(Tang: Unshortened, two peg holes. Signed.)
The blade has a small masa-ware (a harmless forging flaw running along the straight grain) on one side.
The nakago is signed with a long signature:
Nanto Ju Kanabō Hayato no Suke Fujiwara Masazane
Nanto (南都) is an alternative name for Nara, an old capital city in central Japan, south of Kyoto. Nanto Ju means "resident of Nara".
Kanabō (金房) is the name of the school, named after Kanabōtsuji, a village near Nara city.
Hayato no Suke (隼人佐) is an old title.
Fujiwara (藤原) is sometimes used as an honorary title, but in this case, it may also refer to the fact they actually came from Fujiwara in Yamato.
Masazane (正實) is, of course, the smith's name.
NBTHK Hozon papers
The signature on the nakago was verified by the NBTHK in Japan, who recently granted it a Hozon certificate, meaning it is authentic and "worthy of preservation." It is dated to the 25th day of the 8th month of the 4th year of Reiwa, corresponding to August 25, 2022.
Several Kanabō smiths signed Masazane, but this exact signature seems to correspond to the 1st generation who was active around 1521-1555.1
The first Masazane moved from Yamato Fujiwara to Kyōto to study under Heianjō Nagayoshi. He then accompanied his master to Ise province, where they worked with the Sengo school of the infamous Muramasa, whose blades would later get banned by the Tokugawa under the pretense of being cursed. He later moved to Mikawa and is also known to have worked in Sagami.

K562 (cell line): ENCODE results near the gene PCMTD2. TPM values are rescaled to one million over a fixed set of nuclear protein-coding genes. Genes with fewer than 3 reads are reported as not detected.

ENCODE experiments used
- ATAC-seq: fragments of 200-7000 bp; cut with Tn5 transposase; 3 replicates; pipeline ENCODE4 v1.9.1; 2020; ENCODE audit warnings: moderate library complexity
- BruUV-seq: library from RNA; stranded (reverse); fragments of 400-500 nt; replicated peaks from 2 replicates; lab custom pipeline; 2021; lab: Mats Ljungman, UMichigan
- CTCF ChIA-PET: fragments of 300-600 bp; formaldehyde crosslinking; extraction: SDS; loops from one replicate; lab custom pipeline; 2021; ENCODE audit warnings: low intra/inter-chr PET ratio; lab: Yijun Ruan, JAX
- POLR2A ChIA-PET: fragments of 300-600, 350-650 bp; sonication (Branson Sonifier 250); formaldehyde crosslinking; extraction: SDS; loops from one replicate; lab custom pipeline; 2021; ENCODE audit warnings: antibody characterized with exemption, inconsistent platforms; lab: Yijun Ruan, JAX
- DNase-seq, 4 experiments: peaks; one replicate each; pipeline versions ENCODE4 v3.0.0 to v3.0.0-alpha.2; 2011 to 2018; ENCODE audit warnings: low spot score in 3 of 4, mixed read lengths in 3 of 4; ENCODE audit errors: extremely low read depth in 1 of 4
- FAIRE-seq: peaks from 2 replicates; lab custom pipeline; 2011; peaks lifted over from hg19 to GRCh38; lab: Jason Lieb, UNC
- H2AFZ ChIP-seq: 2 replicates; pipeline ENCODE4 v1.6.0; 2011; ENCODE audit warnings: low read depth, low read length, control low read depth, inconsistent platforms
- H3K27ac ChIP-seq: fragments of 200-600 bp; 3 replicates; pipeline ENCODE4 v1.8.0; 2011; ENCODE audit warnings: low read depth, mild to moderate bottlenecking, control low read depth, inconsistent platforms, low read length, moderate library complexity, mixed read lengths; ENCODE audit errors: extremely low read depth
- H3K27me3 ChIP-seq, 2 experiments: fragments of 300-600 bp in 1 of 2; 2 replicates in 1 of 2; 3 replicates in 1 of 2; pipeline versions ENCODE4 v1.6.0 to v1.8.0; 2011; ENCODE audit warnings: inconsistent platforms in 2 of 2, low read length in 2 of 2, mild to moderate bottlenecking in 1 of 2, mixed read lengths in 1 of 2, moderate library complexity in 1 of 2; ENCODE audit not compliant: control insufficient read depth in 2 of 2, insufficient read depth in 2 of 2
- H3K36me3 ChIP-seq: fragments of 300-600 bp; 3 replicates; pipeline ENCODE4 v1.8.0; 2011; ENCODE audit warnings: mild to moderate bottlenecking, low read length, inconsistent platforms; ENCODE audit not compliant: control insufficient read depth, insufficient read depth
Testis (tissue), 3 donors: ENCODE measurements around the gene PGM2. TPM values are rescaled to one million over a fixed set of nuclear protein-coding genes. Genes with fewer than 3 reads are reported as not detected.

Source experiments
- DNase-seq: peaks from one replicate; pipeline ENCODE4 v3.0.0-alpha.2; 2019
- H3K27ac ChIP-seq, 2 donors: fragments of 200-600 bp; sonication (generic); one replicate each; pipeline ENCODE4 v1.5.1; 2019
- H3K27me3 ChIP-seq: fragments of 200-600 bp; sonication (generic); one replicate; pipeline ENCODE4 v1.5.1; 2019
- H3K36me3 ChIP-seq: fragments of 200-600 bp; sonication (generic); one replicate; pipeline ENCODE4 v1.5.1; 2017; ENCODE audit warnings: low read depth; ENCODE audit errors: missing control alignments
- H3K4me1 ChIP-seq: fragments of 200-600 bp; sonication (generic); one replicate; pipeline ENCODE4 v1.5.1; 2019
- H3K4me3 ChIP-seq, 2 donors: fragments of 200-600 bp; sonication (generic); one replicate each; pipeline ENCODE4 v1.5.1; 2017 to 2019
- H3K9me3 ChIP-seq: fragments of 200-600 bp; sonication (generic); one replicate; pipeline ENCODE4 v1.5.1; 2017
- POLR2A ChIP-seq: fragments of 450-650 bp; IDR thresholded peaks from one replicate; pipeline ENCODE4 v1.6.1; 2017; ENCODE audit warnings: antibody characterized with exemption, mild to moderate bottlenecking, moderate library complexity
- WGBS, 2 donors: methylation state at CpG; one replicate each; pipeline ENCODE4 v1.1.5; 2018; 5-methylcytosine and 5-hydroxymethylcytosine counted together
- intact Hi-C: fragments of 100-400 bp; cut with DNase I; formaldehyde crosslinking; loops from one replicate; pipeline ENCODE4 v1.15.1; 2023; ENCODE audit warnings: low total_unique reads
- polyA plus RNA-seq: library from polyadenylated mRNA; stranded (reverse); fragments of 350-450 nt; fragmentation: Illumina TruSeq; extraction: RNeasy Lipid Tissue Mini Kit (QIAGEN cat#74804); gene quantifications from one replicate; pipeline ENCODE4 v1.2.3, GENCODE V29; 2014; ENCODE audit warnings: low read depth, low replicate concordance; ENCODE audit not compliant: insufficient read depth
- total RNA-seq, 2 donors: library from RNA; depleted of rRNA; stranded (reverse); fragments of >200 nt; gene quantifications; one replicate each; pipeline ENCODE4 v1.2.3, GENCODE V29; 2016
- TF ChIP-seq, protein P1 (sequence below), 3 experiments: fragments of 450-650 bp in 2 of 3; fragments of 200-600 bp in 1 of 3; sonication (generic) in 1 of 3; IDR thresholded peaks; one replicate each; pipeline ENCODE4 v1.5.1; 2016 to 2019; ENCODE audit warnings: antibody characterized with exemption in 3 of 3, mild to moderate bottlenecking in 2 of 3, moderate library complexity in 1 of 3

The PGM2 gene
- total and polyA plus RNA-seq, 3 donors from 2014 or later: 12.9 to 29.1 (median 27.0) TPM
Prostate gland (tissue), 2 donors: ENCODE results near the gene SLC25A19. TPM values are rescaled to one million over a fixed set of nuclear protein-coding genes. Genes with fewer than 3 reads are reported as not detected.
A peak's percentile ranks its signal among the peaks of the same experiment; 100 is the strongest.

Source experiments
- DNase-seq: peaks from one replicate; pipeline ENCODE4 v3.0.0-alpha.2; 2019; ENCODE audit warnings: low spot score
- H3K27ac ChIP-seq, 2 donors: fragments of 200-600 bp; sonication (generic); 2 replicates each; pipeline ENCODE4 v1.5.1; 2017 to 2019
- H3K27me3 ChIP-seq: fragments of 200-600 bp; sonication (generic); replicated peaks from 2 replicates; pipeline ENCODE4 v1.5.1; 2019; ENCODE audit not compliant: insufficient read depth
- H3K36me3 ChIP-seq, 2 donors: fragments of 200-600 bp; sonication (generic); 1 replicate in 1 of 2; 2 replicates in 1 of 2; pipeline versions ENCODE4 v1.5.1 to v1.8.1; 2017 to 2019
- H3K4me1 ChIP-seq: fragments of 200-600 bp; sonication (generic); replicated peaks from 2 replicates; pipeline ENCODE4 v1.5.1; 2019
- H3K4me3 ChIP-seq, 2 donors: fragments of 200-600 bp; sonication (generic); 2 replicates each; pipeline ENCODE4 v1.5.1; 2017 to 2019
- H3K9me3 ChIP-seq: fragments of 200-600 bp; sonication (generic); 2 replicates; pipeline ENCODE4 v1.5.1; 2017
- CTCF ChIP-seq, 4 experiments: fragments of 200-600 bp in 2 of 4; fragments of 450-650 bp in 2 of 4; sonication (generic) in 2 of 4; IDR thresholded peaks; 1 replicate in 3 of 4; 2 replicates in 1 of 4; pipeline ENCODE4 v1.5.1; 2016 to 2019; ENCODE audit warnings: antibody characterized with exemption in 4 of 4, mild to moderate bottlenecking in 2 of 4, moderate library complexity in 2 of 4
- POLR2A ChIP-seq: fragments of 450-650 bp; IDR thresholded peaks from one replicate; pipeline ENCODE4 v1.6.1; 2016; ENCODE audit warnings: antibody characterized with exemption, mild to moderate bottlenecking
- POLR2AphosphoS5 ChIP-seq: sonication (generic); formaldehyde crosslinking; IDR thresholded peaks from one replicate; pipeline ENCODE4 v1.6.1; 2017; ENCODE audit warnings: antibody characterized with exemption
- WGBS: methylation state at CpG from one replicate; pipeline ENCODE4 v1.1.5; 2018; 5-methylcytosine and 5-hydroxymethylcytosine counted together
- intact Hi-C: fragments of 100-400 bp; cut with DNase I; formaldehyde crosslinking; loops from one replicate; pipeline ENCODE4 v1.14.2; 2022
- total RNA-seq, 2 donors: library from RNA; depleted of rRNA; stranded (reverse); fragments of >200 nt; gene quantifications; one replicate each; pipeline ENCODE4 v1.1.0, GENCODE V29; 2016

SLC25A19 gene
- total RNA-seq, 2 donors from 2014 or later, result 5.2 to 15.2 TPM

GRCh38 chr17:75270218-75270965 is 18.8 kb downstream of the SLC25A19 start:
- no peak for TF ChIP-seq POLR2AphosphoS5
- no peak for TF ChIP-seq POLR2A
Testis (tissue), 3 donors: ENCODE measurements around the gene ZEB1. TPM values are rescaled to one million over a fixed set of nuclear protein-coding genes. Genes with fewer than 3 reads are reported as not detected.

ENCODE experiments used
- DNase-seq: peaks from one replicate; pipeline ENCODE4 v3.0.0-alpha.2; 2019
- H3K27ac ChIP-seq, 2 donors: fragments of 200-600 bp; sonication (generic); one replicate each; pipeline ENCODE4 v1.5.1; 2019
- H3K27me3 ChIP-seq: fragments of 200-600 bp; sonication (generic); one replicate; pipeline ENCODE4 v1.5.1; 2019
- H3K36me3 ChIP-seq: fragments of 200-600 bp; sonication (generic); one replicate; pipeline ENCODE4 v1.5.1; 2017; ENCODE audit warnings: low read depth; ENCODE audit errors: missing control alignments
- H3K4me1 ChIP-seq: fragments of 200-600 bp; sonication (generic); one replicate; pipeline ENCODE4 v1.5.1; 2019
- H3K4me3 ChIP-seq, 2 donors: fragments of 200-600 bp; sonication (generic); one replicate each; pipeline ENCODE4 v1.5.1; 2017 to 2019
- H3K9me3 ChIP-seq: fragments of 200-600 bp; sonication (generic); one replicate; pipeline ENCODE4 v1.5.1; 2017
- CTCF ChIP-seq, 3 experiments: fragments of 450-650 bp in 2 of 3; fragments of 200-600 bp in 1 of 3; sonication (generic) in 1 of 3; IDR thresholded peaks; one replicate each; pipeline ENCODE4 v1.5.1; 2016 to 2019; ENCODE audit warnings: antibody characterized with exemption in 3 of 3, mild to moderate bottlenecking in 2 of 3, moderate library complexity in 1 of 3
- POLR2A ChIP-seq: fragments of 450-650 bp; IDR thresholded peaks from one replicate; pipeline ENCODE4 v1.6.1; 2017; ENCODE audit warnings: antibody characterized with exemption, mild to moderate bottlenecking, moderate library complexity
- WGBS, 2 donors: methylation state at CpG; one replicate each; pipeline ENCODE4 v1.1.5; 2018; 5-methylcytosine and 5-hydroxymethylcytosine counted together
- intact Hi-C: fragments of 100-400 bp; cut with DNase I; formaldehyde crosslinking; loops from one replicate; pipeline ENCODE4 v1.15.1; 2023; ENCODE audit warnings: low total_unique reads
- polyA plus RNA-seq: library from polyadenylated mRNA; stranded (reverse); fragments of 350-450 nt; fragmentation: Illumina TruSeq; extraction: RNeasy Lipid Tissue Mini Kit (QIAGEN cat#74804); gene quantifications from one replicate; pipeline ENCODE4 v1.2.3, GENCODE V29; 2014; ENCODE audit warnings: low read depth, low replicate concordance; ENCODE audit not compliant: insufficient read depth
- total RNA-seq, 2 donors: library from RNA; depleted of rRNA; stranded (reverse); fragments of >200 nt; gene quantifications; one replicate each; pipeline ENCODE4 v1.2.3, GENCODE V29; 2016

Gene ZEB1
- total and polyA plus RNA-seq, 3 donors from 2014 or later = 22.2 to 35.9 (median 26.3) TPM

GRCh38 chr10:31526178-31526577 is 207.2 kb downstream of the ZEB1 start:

The smith who signed this yari is thought to have been the son of the Masazane of the introduction, who was less of a rolling stone and seemed to have settled and stayed in Kanabōtsuji. Hence, he is known as the 1st generation Kanabō Masazane.
He signed his name in two ways, either 正真 or 正實. The more elaborate way on this piece. The literature mentions several other Masazane smiths down the line who signed either one or the other. Knowing that the first generation already used them interchangeably, it is conceivable that this was just a habit done by the entire line, and some of these separately counted smiths could well be the same person.
There may have been a specific reason for using one or the other. The Bizen Osafune school of the same period, for example, was known to write their province either Bishū 備州 or Bizen Kuni 備前國, the former mostly on mass-produced swords and the latter generally seen on their better, more artistic swords. The Masazane smiths may have had a similar system in place.
1. Fujishiro puts this smith in the Daiei period of 1521-1532. Markus Sesko puts him in the Tenbun period of 1532-1555, as does Markus Sesko; Swordsmiths of Japan A-Z. Lulu Inc. 2015. Page 588. Fujishiro Matsuo; Nihon Toko Jiten. Koto Hen. Tokyo 1973. Page 393. Kataoka; Nihonto Zuikan. Koto volume. Page 276.
The spearhead comes with a finely made, full-length shaft that is lacquered in maki-e, a technique where gold powder is sprinkled over the wet lacquer. It is further decorated with floral motifs in gold and several family mon of crossed hawk feathers in a circle.
The mounts are darkened copper alloy, with a sturdy iron spike with a hexagonal cross-section on the opposite side of the head. The foreshaft is reinforced with several metal bands and cord wrappings.
The small collar piece at the end of the shaft is new, the original was lost, and I had this replacement made.
An impressive piece, made for war, by the prime makers of this style of polearms. They worked mainly for the local Buddhist warrior monks of the Hōzōin temple, who were known masters of the jumonji yari, famous throughout Japan.